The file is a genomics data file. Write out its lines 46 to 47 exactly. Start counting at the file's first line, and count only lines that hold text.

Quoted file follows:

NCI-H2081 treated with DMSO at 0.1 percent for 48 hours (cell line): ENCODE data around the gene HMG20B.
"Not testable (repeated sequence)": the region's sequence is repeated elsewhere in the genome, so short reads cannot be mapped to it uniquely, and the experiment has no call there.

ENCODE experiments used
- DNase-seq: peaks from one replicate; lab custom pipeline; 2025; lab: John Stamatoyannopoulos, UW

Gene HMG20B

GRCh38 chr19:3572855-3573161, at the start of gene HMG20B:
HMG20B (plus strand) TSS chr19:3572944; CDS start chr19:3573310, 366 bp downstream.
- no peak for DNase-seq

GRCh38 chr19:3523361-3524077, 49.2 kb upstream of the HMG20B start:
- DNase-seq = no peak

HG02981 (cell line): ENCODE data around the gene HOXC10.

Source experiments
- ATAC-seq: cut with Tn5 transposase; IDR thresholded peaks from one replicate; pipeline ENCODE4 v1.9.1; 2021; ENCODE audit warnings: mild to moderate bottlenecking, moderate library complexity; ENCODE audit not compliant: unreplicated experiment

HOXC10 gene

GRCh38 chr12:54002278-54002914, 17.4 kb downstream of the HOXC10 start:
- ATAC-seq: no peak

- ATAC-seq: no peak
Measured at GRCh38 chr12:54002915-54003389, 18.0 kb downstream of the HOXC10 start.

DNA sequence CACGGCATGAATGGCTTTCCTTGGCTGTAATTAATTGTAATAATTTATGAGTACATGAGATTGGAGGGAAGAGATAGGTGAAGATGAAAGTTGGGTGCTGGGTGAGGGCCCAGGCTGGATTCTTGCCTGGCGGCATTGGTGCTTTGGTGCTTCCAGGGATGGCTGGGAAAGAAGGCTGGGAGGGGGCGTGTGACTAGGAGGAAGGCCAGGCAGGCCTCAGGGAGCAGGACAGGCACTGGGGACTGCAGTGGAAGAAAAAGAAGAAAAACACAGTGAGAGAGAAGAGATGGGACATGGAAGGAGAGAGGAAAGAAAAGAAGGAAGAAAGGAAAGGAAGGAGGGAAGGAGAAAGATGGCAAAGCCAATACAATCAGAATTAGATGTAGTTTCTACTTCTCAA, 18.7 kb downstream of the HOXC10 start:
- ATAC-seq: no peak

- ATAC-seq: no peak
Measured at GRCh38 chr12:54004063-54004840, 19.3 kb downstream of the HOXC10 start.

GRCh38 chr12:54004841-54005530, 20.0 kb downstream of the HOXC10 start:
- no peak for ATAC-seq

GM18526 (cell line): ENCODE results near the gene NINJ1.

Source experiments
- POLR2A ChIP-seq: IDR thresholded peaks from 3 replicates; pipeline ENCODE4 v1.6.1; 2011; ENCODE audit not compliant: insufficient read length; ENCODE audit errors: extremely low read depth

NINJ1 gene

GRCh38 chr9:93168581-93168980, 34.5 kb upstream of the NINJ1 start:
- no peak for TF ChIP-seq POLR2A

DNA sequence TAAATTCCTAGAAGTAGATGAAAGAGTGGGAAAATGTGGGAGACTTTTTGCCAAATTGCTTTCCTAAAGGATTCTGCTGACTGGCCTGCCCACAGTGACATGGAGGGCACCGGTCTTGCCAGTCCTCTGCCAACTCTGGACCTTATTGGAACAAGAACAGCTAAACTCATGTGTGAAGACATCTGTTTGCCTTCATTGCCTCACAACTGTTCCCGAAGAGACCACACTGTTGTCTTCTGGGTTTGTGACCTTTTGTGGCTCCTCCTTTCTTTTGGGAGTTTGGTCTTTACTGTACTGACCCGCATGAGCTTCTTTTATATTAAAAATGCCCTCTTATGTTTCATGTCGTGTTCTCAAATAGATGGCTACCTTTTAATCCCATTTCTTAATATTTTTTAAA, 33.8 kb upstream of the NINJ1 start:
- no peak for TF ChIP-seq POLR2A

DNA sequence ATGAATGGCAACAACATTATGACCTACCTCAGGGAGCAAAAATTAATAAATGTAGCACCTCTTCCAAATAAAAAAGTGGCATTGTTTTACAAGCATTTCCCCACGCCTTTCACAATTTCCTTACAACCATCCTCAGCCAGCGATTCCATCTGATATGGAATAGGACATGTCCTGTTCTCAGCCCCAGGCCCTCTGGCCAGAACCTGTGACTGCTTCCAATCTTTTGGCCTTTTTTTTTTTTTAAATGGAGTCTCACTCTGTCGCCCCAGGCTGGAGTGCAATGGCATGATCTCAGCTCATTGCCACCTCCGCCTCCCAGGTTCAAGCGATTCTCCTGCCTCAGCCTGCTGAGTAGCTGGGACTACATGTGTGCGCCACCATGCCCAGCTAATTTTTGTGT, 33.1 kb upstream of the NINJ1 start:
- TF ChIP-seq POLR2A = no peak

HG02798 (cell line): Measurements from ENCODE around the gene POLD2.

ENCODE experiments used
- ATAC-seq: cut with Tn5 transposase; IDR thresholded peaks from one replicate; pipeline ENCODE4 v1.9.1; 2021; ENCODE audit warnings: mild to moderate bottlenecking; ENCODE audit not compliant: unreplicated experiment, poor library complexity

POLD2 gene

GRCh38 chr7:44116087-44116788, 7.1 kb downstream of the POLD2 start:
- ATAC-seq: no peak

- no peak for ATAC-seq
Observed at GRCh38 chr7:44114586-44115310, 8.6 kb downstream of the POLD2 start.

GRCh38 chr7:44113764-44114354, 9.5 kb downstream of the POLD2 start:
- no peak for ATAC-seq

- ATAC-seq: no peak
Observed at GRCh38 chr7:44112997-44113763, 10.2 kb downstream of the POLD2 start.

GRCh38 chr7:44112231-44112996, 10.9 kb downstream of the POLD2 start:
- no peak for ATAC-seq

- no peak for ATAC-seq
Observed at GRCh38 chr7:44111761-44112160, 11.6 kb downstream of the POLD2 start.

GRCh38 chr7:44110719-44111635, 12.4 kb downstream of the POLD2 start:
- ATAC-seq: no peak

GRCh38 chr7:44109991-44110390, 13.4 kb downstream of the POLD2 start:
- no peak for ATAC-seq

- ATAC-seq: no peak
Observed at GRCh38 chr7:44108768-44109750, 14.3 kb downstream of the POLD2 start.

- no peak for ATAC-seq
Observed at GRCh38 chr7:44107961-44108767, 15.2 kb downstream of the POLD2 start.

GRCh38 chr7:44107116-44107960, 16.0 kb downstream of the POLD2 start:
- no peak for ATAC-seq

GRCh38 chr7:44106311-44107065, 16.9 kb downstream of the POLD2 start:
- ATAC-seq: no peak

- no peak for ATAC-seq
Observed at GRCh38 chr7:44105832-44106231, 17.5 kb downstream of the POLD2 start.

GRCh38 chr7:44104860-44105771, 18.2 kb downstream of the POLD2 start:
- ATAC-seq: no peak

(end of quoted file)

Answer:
Observed at GRCh38 chr7:44112997-44113763, 10.2 kb downstream of the POLD2 start.

GRCh38 chr7:44112231-44112996, 10.9 kb downstream of the POLD2 start: